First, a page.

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• 5.3

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How to Configure a Chat Scenario That Uses a Microsoft Azure Web App Bot

In our tutorial, How to Configure a Microsoft Azure Web App Bot for Chats, you learned how to set up a basic Web App Bot from a template.

In this scenario exercise, you will learn how to edit a Bright Pattern Contact Center scenario to use your Web App Bot in a chat conversation.

Procedure

Because we are using Bright Pattern scenario blocks for authentication to the Direct Line Bot Framework and for having a chat conversation, no integration account setup is needed. Simply download our example scenario, and follow the instructions to edit it.

Step 1: Import and edit example scenario

  1. In the Bright Pattern Contact Center Administrator application, open the scenario that will be using your bot.

  2. Import our example scenario File:App Azure Web App Bot Example.zip to get started quickly. This basic scenario includes comments to describe how the scenario blocks are being used.

Step 2: Add secret key in Set Variable

In the first Set Variable block, set the following properties:

  1. Variable name - Name the block (e.g., “Secret”)

  2. Value - The secret key generated by the Azure Bot Framework when you created the Direct Line channel. Your Bright Pattern scenario will use this secret key to authenticate the Direct Line API requests that it issues to communicate with your bot.


Variable scenario block with the secret key in the Value field


Step 3: Authenticate to Direct Line API 3.0

In the first Fetch URL block we will obtain a session token to authenticate requests to Direct Line API 3.0 by using the secret that you copied from the Direct Line channel configuration page.

Set the following properties:

  • Title text - Name the block (e.g., “Get token”)

  • Request type - POST

  • URL to fetch - https://directline.botframework.com/v3/directline/tokens/generate

  • Extra Headers - Authorization: Bearer $(secret)

  • URL parameters - None

  • Content Type - application/JSON

  • Body - Empty

  • Username - Leave blank

  • Password - Leave blank

  • Initial path in the result JSON - Leave blank

  • Scenario variable prefix for JSON data - jstoken


Fetch URL scenario block being used for authentication


Step 4: Add token to Set Variable

In the second Set Variable block, set the following properties:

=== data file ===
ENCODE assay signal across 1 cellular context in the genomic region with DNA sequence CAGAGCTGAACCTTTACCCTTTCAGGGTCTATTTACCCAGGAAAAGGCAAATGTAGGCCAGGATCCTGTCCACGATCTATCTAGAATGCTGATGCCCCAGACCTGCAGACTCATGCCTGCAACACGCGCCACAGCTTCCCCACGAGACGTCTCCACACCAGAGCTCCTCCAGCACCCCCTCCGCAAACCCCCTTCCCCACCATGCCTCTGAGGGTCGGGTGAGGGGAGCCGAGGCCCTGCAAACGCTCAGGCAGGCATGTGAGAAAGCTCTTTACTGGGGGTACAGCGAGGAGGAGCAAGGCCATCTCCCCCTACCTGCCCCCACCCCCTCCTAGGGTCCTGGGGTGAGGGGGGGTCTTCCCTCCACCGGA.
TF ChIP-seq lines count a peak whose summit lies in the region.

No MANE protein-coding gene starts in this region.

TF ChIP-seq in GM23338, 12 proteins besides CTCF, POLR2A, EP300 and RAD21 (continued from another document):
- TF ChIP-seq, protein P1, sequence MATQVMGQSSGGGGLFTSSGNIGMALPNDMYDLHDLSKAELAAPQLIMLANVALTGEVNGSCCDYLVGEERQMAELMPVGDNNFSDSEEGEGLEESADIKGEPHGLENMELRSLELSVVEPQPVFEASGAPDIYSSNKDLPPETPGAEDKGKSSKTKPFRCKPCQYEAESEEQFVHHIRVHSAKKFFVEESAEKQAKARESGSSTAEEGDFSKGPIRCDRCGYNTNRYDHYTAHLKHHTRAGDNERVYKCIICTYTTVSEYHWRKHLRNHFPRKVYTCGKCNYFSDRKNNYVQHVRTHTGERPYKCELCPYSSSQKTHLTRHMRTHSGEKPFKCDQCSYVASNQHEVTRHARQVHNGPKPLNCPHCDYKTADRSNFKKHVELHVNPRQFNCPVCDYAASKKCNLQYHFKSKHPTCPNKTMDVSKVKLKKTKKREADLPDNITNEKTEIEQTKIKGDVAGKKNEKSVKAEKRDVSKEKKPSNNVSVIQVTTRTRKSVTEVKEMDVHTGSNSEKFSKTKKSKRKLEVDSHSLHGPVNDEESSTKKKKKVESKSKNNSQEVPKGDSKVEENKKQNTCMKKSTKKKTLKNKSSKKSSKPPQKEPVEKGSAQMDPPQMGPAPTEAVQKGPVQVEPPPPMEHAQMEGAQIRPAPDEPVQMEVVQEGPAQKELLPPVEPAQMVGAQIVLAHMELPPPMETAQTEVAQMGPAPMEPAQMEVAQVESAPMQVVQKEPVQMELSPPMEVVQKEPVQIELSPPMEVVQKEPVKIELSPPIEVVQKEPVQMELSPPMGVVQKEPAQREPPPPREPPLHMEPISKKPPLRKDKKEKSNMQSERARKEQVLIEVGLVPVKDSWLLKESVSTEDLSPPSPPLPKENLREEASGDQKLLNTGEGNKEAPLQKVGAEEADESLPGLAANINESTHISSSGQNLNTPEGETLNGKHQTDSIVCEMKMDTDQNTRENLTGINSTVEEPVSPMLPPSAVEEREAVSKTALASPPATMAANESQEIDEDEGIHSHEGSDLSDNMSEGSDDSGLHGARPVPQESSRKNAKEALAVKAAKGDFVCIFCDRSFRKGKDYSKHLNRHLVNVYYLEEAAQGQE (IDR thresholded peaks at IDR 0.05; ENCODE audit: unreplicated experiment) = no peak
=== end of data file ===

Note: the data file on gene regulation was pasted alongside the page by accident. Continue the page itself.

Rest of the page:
• Variable name - Name the block (e.g., “token”)

  • Value - $(jstoken.token)


Variable scenario block setting the token variable the Value field


Step 5: Start a conversation

In the second Send Message+ block, we will open a new Direct Line conversation by issuing a POST to the /v3/directline/conversations endpoint. While the conversation is open, both the bot and client may send messages.

If the request is successful, the response will contain an ID for the conversation (i.e., “conversationId” which is needed in later steps), a token, a value that indicates the number of seconds until the token expires, and a stream URL that the client may use to receive activities via WebSocket stream.

Set the following properties:

  • Title text - Name the block (e.g., “Start conversation”)

  • Request type - POST

  • URL to fetch - https://directline.botframework.com/v3/directline/conversations/

  • Extra Headers - Authorization: Bearer $(token)

  • URL parameters - None

  • Content Type - application/JSON

  • Body - Empty

  • Username - Leave blank

  • Password - Leave blank

  • Initial path in the result JSON - Leave blank

  • Scenario variable prefix for JSON data - conversation


Fetch URL block being used to open a new Direct Line conversation


Step 6: Send a message to the customer

In the Send Message+ block, specify the message you want to send in the conversation.

Set the following properties:

  • Media type - Chat

  • Message - Any text message (e.g., “Hello and welcome!”)


Send Message+ block being used to send a message to the customer